A great many Northerners are fascinated by the Southrons who voted against Secession. But they don’t understand that voting against Secession wasn’t a vote for the North, or an indication of sympathy for the North. Far from it. The counties in the South that voted overwhelmingly against Secession, contributed their fair share of recruits to the CS Army, during the war. My own Grayson County, Tx, voting by a large majority against Secession, but contributing two infantry, and one cavalry regiments, to the Texas CS Army, for example.

      As an aside;

      Southrons don’t simply regard Northerners as fellow Americans with funny accents, from a different region of America. But as hostile, foreign nationals that can’t be trusted, ever. We don’t regard Yankeedom as being “American” or a part of “America,” because of its Leftist radicalism and its outright hostility towards us, and the West, and what we regard as America in the cultural and political sense.

      Average Northerners, who are generally people of goodwill, don’t realise any of this, and are often shocked by it. Especially when they encounter suspicion on the part of Southrons. The infamous “Why are you here?” question that we often ask of Northern visitors., comes to mind.

      • “Average Northerners, who are generally people of goodwill, don’t realise any of this, and are often shocked by it.”

        A week or so ago, James, on Jeopardy!, one of the questions–or “answers,” as the show styles them–was something like “This name of a Major League baseball team used to be a scornful term for Northerners.”

        A decade or so ago, before I began visiting Occidental Dissent regularly, that wouldn’t have sounded at all odd to me. Now, I was struck that knowledgeable persons of the kind that write questions for a national quiz show of such prominence had said “used to be.”

  2. James Owen… well said. As a native coastal MSian, and having lived in Mobile/NOLA/Cary, NC, and Collin Co, TX….and having often asked the same question of yankees, the response has always invariably been what amounts to carpetbagging.

    • Not to dredge up a marital spat, but my wife has many times heard me say something along the lines of “I won’t be a carpetbagger” whenever she suggests moving somewhere out of the Southeast for the “better opportunity” and “better education” for the kids we don’t even have yet. Beyond even moving somewhere else in the South, I don’t even want to leave my state, and beyond that I don’t want to live permanently anywhere except near the most of my whole family on both sides (and, to be fair, her folks as well). One of the worst damages inflicted on America thanks to the victory of the North in the Civil War was not to make it for many people a practical necessity to pack up and move your whole family just to get a decent job, but to make such modern-day carpetbagging the desirable as the first instinct of so many of our young people.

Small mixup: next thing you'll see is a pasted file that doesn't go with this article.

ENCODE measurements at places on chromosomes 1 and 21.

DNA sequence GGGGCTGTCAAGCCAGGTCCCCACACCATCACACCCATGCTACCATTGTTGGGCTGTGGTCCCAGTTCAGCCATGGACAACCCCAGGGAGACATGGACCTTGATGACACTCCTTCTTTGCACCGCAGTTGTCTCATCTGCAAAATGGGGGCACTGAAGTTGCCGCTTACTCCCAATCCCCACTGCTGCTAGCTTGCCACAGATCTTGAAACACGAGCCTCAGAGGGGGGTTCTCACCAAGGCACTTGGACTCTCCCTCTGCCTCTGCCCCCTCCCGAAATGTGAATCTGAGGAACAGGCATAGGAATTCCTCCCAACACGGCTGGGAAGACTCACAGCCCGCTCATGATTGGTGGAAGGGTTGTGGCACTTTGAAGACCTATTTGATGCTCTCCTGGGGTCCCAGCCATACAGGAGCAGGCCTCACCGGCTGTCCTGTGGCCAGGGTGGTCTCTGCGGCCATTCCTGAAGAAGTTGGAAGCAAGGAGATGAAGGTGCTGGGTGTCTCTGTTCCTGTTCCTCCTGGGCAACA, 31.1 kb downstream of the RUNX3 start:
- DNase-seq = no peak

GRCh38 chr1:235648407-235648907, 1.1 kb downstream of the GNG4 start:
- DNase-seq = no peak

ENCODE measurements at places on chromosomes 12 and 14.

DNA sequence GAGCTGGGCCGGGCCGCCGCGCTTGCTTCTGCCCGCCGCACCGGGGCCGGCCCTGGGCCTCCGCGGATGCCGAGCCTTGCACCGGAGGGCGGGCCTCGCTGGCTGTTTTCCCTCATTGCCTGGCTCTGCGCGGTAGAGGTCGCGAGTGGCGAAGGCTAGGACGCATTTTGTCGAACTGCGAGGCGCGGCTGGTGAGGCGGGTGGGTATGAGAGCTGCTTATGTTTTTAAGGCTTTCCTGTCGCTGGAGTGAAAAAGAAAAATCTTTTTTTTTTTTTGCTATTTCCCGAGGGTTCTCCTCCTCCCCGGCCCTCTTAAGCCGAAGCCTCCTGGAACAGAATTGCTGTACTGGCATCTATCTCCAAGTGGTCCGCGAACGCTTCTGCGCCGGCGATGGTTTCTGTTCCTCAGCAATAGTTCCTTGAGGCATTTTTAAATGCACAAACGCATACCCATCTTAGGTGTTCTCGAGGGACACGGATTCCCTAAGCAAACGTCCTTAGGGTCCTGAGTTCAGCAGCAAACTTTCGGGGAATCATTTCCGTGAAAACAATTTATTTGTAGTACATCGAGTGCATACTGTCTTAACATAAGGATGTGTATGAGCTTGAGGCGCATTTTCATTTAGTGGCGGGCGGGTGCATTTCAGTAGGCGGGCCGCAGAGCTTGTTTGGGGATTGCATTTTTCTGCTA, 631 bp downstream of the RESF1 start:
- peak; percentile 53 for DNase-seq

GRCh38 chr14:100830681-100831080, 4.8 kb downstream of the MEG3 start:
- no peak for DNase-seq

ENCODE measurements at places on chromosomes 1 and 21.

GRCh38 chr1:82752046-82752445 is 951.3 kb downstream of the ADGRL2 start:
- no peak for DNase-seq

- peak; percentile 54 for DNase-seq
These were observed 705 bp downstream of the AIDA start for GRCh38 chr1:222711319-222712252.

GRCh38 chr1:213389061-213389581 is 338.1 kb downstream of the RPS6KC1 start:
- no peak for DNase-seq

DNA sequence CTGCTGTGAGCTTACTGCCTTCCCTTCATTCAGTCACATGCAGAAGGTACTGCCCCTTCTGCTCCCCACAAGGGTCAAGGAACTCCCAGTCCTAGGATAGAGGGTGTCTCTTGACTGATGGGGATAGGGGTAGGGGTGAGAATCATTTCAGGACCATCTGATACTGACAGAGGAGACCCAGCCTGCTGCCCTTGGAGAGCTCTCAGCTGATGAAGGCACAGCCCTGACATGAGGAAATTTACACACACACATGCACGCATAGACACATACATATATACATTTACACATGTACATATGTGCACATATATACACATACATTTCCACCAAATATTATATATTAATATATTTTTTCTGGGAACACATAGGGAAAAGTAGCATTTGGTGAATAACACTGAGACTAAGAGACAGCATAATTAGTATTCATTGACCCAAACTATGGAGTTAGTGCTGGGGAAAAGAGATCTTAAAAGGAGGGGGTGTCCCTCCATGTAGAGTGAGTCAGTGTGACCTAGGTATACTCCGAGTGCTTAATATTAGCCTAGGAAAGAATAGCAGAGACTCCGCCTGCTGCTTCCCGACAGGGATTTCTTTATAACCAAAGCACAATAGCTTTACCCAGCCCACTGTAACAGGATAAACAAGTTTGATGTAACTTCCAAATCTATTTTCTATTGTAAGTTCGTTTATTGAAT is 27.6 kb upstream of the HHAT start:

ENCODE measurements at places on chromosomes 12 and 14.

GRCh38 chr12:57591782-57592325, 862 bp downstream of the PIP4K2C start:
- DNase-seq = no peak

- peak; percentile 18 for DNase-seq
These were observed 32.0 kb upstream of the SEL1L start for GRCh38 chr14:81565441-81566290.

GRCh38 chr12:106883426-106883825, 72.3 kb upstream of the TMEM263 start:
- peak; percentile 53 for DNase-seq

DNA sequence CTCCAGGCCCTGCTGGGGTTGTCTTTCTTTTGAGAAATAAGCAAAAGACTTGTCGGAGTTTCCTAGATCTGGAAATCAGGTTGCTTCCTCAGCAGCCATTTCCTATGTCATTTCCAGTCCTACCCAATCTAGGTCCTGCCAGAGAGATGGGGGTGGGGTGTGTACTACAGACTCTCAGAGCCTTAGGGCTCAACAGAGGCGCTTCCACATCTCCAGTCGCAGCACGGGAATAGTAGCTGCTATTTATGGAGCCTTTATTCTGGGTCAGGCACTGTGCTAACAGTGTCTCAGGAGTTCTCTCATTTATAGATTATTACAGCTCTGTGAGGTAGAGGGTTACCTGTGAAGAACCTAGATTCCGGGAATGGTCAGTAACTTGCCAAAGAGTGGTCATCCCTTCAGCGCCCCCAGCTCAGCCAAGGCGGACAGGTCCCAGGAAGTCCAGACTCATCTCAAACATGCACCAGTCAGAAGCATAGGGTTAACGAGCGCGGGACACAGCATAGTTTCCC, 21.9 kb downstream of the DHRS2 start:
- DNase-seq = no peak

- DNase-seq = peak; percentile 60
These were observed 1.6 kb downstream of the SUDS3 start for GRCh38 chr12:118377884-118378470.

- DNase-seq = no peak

• @Esoteric Du30ist

        If you haf to move, move here to Texas. The job opportunities and education are somewhat better. You’ll still be in Dixie, at least. When I was a kid, my best friend was a boy who’s family had moved here from Arkansas, because his dad had gotten a job at Texas Instruments.

        I didn’t start to experience the transplant invasion until 1978. That’s when I found out that there are people who are not like Southrons, but are supposedly ” the same people as us.” Even though they’re not.

  3. @kikz

    When I was a kid, we’d got down to the flea market in McKinney. In middle school, we took a field trip to the Herd Museum, there.

    • i’ve been to the McKinney flea mkt a couple of times, i’d rather make the trip down to Canton. i’ve been to Heard a few times in my 29yrs here. native plant sales, trips w/the kids, one or two school outings. i especially enjoyed the animatronic dinosaur ‘kid’ who does an installation there every so often. hubby and i came here w/NORTEL frm NC in 90……Collin Co has exploded in population, we just passed 1m. it’s horrible too. so many ‘Killafornnnnyinz’ (yankee accent). by ye Godz they are obnoxious. we’re overrun w/squats of every conceivable variation, and our crime increases daily. i live in very nice neighborhood, and the city keeps dropping giant apt complexes around, bringing in even more ‘transients’, which at some point, the influx of economically upwardly mobile, looking for homes, will peter out, and i’m sure, those will become Sec8’s. it’s going to get fun then. i hope to be able to relocate out as far as municipal services will allow, or better yet, move back somewhere along the Gulf Coast, the weather is so extreme here, i’ll gladly take an occasional ‘cane/tornado to a typical N TX spring wk, which might include tornadoes/snow/ice storm/80’degrees all w/in the span of 72hrs :P) funny that, most TX’s don’t consider TX to be Dixie or even Southern, but of course I do, consider it Southern to say the least.. of that excludes Dallas Co… uuugh. nice yapping ya, James. 🙂